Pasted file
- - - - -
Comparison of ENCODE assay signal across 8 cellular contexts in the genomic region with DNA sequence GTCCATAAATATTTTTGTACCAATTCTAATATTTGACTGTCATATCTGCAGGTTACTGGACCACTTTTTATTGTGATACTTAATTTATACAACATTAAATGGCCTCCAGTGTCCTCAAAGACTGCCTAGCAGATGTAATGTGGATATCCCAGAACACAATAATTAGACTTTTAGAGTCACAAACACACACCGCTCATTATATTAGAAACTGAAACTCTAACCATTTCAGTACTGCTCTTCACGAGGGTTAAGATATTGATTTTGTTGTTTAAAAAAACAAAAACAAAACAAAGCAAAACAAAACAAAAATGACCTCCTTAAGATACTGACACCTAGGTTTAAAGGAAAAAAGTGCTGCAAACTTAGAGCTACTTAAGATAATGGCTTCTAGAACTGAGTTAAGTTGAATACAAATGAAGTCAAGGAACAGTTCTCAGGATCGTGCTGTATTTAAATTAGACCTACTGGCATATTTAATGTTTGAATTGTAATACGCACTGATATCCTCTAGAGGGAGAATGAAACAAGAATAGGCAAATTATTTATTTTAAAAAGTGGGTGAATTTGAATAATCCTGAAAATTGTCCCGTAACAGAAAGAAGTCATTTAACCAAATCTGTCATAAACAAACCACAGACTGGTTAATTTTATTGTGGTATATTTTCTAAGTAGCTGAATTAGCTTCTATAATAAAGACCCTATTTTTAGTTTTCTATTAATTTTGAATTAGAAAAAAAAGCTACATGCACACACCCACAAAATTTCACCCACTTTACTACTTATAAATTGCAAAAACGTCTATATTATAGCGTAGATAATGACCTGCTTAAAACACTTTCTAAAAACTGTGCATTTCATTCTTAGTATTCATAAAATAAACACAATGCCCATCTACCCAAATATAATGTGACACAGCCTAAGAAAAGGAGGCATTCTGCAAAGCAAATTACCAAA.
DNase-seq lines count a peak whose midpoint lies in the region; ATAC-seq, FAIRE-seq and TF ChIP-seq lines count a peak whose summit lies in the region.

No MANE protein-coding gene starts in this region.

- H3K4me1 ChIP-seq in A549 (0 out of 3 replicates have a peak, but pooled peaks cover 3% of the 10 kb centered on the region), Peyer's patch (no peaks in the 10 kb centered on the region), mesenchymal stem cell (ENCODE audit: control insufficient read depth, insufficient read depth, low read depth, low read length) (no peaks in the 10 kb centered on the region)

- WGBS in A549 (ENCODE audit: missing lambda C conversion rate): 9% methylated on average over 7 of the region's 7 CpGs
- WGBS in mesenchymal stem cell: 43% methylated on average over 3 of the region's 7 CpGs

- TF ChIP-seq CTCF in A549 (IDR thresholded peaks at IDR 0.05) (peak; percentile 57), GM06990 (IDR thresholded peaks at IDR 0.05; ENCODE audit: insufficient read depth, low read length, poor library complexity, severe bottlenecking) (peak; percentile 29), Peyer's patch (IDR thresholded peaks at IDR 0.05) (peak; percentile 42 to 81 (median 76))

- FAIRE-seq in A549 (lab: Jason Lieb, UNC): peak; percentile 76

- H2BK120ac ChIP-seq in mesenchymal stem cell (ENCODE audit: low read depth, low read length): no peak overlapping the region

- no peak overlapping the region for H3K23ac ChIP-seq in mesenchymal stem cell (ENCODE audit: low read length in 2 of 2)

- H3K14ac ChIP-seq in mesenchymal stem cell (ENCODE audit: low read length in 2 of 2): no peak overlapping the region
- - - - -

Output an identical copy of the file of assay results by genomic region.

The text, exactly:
Comparison of ENCODE assay signal across 8 cellular contexts in the genomic region with DNA sequence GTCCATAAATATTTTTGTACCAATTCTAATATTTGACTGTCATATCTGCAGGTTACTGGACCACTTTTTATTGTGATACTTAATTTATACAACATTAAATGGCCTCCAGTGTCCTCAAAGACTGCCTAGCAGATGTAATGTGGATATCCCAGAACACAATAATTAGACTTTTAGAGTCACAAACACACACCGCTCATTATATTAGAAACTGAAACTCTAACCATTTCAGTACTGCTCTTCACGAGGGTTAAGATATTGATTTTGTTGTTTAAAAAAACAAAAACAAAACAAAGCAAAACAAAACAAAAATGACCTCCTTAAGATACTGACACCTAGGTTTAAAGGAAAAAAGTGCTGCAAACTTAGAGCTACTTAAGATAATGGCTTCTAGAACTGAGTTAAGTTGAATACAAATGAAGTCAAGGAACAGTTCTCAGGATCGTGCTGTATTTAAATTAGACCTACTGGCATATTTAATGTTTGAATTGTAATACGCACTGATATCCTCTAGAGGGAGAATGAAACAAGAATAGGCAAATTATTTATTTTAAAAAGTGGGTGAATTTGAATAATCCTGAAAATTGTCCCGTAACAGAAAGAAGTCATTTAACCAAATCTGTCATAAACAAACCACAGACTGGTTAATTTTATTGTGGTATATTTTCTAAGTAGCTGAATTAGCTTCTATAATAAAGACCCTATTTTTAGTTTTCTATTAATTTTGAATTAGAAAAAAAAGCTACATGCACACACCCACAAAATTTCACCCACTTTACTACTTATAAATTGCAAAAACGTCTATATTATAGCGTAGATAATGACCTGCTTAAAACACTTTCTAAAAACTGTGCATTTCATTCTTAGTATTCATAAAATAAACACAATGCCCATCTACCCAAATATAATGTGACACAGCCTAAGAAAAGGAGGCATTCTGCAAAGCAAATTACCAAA.
DNase-seq lines count a peak whose midpoint lies in the region; ATAC-seq, FAIRE-seq and TF ChIP-seq lines count a peak whose summit lies in the region.

No MANE protein-coding gene starts in this region.

- H3K4me1 ChIP-seq in A549 (0 out of 3 replicates have a peak, but pooled peaks cover 3% of the 10 kb centered on the region), Peyer's patch (no peaks in the 10 kb centered on the region), mesenchymal stem cell (ENCODE audit: control insufficient read depth, insufficient read depth, low read depth, low read length) (no peaks in the 10 kb centered on the region)

- WGBS in A549 (ENCODE audit: missing lambda C conversion rate): 9% methylated on average over 7 of the region's 7 CpGs
- WGBS in mesenchymal stem cell: 43% methylated on average over 3 of the region's 7 CpGs

- TF ChIP-seq CTCF in A549 (IDR thresholded peaks at IDR 0.05) (peak; percentile 57), GM06990 (IDR thresholded peaks at IDR 0.05; ENCODE audit: insufficient read depth, low read length, poor library complexity, severe bottlenecking) (peak; percentile 29), Peyer's patch (IDR thresholded peaks at IDR 0.05) (peak; percentile 42 to 81 (median 76))

- FAIRE-seq in A549 (lab: Jason Lieb, UNC): peak; percentile 76

- H2BK120ac ChIP-seq in mesenchymal stem cell (ENCODE audit: low read depth, low read length): no peak overlapping the region

- no peak overlapping the region for H3K23ac ChIP-seq in mesenchymal stem cell (ENCODE audit: low read length in 2 of 2)

- H3K14ac ChIP-seq in mesenchymal stem cell (ENCODE audit: low read length in 2 of 2): no peak overlapping the region